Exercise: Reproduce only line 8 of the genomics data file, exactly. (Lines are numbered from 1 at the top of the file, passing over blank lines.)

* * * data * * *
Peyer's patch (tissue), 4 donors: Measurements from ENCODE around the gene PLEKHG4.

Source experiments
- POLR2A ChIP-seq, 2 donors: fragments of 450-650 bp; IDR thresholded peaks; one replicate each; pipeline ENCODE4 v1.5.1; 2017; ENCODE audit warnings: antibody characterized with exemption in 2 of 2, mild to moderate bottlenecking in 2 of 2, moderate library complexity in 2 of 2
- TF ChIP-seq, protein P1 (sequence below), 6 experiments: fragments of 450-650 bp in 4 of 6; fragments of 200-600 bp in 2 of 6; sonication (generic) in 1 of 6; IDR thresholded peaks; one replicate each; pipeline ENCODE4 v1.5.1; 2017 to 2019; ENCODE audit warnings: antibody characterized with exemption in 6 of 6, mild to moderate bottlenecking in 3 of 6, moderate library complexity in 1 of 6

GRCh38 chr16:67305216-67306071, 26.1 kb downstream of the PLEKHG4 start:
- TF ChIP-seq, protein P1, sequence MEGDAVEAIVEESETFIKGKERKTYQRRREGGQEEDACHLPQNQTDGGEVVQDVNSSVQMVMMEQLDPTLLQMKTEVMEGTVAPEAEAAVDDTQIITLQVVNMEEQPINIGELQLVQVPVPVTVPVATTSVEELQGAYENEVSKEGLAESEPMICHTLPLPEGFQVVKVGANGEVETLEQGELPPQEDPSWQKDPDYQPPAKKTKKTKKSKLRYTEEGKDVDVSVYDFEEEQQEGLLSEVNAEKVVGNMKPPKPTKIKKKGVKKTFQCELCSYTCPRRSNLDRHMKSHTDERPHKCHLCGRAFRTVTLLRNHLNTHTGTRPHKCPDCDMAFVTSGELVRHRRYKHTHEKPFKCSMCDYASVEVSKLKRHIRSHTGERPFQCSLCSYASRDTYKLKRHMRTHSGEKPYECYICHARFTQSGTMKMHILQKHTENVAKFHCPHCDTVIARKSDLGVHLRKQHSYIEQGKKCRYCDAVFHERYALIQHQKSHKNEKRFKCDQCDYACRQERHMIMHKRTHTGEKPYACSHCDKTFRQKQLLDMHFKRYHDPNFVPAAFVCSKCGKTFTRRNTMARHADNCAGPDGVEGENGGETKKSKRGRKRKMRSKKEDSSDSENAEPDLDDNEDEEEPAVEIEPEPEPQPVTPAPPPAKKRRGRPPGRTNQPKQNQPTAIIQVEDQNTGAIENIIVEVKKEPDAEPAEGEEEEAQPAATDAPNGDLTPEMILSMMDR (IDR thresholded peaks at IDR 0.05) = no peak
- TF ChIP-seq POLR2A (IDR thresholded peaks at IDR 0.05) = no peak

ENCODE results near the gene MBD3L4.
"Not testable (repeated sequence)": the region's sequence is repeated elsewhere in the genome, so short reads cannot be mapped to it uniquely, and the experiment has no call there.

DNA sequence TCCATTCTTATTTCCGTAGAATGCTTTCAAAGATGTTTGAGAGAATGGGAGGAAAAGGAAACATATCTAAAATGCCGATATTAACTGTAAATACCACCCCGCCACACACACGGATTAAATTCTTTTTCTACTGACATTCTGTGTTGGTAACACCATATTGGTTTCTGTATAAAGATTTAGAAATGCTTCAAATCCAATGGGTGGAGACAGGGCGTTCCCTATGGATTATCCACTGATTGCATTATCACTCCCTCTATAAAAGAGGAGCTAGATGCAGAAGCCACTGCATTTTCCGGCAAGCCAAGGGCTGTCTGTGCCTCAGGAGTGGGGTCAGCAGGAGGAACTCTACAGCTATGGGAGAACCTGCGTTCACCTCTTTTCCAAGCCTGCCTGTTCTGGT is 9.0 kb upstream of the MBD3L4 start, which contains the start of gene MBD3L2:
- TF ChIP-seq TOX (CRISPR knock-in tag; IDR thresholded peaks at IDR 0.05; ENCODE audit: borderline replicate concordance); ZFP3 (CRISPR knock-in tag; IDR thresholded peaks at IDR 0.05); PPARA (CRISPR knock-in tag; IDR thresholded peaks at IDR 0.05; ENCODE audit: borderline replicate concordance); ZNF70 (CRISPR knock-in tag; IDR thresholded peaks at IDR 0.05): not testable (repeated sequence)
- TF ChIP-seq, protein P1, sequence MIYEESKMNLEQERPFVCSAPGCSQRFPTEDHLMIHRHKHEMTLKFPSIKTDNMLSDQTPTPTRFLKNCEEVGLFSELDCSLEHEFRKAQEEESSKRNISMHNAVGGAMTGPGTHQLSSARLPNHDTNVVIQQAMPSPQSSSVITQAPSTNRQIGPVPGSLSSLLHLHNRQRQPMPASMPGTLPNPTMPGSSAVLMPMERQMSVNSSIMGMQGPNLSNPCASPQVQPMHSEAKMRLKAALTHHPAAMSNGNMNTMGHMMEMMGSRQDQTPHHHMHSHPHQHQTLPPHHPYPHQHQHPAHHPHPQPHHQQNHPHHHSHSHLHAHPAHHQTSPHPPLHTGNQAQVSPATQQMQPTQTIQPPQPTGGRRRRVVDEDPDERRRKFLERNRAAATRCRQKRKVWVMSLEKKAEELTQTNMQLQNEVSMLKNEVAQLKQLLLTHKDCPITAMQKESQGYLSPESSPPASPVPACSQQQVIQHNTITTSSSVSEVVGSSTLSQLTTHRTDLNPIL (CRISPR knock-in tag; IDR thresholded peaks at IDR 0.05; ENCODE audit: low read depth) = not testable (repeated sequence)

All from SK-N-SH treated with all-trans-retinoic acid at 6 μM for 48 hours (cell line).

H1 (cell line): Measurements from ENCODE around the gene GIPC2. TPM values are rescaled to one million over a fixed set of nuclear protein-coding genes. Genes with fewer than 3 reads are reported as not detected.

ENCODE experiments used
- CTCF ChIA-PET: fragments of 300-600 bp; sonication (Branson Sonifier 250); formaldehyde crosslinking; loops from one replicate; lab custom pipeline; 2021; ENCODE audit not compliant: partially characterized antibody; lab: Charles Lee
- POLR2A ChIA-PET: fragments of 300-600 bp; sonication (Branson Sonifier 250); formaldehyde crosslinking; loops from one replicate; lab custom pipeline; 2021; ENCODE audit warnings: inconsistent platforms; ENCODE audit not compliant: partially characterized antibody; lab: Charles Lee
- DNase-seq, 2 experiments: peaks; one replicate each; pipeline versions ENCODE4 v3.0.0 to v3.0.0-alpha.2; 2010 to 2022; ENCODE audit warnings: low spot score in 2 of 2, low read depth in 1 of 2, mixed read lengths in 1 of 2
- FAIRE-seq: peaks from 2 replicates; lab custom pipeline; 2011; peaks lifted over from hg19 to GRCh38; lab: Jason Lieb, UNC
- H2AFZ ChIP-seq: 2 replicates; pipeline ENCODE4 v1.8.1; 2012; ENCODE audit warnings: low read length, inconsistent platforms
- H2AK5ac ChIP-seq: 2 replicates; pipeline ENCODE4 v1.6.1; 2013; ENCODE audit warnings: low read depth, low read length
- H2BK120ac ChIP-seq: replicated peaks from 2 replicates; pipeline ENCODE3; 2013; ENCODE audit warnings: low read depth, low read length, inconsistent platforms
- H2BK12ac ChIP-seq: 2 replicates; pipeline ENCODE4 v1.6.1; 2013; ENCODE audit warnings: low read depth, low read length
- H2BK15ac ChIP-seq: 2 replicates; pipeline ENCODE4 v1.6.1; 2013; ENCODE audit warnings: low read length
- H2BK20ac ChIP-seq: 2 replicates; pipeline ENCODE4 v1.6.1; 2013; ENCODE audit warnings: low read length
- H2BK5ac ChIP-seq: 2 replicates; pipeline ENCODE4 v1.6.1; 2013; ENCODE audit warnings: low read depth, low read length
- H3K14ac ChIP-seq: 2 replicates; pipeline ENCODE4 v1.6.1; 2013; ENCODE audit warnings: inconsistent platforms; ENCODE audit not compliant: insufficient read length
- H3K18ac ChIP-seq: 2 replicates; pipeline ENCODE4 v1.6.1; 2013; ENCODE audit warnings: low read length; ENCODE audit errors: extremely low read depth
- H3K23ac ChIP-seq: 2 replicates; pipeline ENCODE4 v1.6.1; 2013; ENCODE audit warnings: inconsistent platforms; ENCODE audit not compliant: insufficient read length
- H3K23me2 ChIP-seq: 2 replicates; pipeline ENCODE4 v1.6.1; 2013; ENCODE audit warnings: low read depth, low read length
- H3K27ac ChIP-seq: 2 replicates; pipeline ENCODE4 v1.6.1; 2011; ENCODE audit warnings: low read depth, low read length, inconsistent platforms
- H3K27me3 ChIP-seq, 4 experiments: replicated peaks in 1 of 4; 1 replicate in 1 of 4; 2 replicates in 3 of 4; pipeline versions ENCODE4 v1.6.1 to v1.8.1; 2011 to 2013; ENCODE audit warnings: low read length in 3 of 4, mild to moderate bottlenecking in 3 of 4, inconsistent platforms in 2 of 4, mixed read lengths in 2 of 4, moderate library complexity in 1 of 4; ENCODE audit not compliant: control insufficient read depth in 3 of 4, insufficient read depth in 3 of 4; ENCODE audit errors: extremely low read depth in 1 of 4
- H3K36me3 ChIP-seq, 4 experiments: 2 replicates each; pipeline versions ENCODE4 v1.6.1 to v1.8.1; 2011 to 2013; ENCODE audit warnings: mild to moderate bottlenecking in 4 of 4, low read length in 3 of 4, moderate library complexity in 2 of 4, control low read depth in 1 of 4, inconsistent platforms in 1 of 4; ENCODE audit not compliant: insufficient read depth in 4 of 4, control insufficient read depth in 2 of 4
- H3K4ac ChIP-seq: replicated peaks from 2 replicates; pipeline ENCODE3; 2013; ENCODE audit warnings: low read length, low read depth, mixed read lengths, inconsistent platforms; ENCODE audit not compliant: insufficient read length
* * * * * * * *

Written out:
ENCODE results near the gene MBD3L4.